Mary, I have a career, and my kids have grown into much more independent teenagers… and I still require time away from people to recharge. I find my escape/recharge is with reading. With mobile devices and eBooks, you can carry a selection of reading that would rival a library these days. This works if you have to escape physically, like maybe sit on the beach or go to the Library, or works if you only have 10-15 minutes before the kids wake up from their naps… which, like taking a power-nap, revives my sensibilities. I really lose myself in a good story, and that mental break (even if it’s only a few minutes) is just what the introvert ordered. In fact, I do it at work on a stressful day – find a nook or cranny, and read until my ears stop ringing. Or if I have a stressful trip out of town for work, I focus on the travel time (because I get to read A LOT) and I may just look forward to the trip!
    I adore your blogs, have been reading for years! Take care!

  7. z says:

    Part of being an introvert, for me, is that my senses are easily overwhelmed by stimuli. I really like to wear bad earplugs to reduce my sensory input. Mediocre, poorly designed earplugs that allow me to hear just fine when anyone is speaking or calling to you, but that cut down on the hum of household appliances, the traffic, the neighbors, all those irrelevant sounds that sap my energy and distract me over the course of the day.

    I also take baths and showers for a quick sensory re-set that doesn’t require leaving the house. Sounds like getting bathroom time is hard for you, but maybe you can try it after a while. If I can’t do that, I bury my face in a hot or cool washcloth for a minute and then wipe down my arms and hands.

    Another idea– maybe teach Zinashi some brief stretching routines that you can do together. I always feel better when I relax my neck and take a yoga pose or two. None of these things are as good as alone time, but they help me.

  8. lonek8 says:

    I am also an introvert, and my husband travels for work so im always on my own w four kids so when he is home I go to the movies by myself. It’s only a few hours, but it really helps

  9. Hayley Cameron says:

    Learn to live on slightly less sleep and when the kids have gone to sleep ask your husband for a night, once a week, where you can get a quiet bath and go to your bedroom to read a book, magazine or Internet in bed. Your husband can do his own thing in the living room and both of you will benefit from alone time. Likewise, once every now and again, ask your husband to take over so you can go stroll around an art gallery, museum – anything that takes your senses and thoughts away from your children for a little while will help.

  10. kim says:

    I’m a mom of 7, ages 11 months to 15, and we homeschool. So there is no time in my daytime hours for truly alone time (except the occasional run by myself to the grocery store…usually I like to take along 1 or 2 for the “mommy time”). I have resorted to late evenings after hubby and all kids, even teens, are in bed. Some sleep gets sacrificed, but I feel more refreshed when I’ve had time for my soul to breathe. At times I’ve done exercise walks in the evening, but there are still needs waiting for me when I get home. I’ve figured out that the reason I like late nights is that there is no absolute cut off point that my time has to end….no deadlines (like there are in the day when baby or toddler is going to get up from a nap soon, etc.)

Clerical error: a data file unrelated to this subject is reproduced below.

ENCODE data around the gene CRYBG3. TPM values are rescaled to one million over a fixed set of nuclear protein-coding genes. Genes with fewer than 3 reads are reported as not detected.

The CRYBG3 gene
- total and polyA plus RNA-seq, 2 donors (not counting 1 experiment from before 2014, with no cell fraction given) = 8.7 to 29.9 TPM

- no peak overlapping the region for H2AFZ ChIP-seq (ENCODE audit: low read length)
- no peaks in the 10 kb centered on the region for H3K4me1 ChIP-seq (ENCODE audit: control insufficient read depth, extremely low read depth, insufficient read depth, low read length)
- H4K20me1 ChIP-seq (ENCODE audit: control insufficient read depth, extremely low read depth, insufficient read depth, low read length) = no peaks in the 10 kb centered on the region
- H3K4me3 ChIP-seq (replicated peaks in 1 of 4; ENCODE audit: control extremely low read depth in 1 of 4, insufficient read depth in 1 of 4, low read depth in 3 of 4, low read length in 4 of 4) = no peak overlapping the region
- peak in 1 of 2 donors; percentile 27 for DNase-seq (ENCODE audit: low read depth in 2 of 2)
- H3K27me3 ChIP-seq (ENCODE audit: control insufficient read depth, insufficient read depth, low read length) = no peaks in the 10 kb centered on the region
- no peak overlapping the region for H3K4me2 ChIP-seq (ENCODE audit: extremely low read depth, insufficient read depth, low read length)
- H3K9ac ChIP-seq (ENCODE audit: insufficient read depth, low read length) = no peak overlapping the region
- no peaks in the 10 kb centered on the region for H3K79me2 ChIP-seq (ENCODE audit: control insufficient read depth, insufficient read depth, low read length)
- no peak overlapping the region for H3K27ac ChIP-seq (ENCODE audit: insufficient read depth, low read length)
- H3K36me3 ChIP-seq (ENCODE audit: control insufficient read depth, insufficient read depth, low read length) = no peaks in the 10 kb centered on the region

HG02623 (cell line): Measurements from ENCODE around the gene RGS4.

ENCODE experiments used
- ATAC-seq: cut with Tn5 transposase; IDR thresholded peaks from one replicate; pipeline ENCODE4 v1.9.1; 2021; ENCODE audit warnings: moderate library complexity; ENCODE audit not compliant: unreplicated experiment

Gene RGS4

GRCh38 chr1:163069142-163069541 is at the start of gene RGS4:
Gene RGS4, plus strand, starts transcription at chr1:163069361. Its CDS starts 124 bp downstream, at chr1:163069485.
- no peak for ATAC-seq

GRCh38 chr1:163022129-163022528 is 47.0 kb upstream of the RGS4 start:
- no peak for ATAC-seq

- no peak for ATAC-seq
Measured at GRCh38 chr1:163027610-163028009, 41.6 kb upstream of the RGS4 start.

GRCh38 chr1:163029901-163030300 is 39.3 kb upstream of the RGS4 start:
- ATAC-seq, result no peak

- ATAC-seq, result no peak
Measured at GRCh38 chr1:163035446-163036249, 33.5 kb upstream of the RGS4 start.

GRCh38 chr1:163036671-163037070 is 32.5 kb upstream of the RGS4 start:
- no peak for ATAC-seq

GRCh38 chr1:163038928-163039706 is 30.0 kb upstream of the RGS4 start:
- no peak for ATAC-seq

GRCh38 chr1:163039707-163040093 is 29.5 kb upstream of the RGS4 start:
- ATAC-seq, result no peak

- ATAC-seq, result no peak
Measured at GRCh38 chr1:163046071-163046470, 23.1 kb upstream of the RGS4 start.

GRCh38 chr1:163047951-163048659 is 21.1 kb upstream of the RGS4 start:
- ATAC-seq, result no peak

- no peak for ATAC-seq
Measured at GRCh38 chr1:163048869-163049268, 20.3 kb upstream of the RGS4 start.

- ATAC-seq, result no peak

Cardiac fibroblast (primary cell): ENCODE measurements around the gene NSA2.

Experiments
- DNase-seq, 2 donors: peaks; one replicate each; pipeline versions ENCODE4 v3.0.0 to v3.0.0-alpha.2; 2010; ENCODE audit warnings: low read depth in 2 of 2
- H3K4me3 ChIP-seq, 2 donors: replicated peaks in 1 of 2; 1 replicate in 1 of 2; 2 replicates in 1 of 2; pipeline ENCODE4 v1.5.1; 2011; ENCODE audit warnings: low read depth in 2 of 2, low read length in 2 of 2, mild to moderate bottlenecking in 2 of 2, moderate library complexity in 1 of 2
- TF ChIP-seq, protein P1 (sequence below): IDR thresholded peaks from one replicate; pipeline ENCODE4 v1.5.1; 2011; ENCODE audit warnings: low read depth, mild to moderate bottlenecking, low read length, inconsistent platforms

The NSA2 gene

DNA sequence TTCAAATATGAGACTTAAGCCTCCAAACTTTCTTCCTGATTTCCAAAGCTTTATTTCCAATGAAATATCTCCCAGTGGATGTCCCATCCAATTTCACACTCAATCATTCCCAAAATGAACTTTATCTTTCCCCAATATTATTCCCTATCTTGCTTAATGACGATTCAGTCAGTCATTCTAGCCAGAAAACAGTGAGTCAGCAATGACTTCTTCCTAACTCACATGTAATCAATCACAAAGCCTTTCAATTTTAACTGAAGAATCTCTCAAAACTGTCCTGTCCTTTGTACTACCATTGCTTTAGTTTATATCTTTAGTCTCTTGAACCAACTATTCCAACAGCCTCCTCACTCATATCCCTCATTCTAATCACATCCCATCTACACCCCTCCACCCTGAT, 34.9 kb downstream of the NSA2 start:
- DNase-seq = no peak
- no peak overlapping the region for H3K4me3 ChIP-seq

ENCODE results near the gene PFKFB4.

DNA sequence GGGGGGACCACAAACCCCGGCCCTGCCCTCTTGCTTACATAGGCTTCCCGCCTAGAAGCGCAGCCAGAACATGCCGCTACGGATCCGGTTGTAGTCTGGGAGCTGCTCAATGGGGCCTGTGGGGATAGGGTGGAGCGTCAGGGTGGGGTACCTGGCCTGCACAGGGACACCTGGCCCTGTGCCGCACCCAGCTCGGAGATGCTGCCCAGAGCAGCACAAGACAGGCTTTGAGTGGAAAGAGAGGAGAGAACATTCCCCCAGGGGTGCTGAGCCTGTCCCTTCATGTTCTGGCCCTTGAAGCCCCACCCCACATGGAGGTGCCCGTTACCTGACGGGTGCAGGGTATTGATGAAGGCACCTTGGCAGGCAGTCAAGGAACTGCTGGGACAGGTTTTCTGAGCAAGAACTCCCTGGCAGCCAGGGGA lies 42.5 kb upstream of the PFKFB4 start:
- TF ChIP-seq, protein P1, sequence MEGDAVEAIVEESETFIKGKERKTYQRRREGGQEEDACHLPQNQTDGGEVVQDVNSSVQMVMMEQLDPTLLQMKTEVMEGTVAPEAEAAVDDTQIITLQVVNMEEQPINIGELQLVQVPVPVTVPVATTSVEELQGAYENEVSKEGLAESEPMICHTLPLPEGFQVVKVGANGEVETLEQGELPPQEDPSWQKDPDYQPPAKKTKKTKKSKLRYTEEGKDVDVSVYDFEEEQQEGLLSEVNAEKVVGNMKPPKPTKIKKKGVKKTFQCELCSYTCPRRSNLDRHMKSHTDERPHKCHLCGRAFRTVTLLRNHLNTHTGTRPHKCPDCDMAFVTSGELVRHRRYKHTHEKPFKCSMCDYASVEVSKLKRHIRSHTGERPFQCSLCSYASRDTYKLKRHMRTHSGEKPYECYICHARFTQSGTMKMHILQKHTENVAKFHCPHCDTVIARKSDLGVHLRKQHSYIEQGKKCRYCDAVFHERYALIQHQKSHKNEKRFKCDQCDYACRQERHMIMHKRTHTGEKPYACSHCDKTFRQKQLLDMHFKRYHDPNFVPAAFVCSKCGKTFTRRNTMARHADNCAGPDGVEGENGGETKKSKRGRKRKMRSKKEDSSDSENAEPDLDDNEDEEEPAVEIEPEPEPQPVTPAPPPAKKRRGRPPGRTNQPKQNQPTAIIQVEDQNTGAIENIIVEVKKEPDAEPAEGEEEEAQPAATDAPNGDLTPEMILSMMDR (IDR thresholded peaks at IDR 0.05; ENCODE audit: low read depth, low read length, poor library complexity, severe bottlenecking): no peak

Late nights are also my time for reading by myself…usually in bed, often nursing the baby back to sleep.

  11. Kelly says:

    I’ve got 3 two-year-olds, all adopted from Ethiopia, all with their own traumatic past. I think that long periods of solitude (at least while the kids are awake) are really impossible at this stage in their lives. They are so young, and they are so desperate for me most of the time that I can’t see denying them. I do take time to myself after the kids are in bed, sometimes just a half hour of reading or catching up on email, but it is my half hour. I love to swim, but our closest pool is too far for me to make that practical at this point. While my kids are up, I do reserve one thing for myself. I brush my teeth alone. With three two-year-olds, it doesn’t take long for me to need a few moments to reset my attitude in how I respond to them, so I go to the bathroom, alone, for the two minutes it takes to brush my teeth. It’s short but still very refreshing. The kids won’t self-destruct in the two minutes that I’m gone, and I can certainly still hear them. I do this two or three times a day while the kids are up as needed, and my teeth are remarkably healthy as a result. I learned quickly when I became a mom that meeting my children’s needs would often cause me to forget my own, so adding this one little practice has been good for all of us. I do hope for longer stretches of solitude as they get older.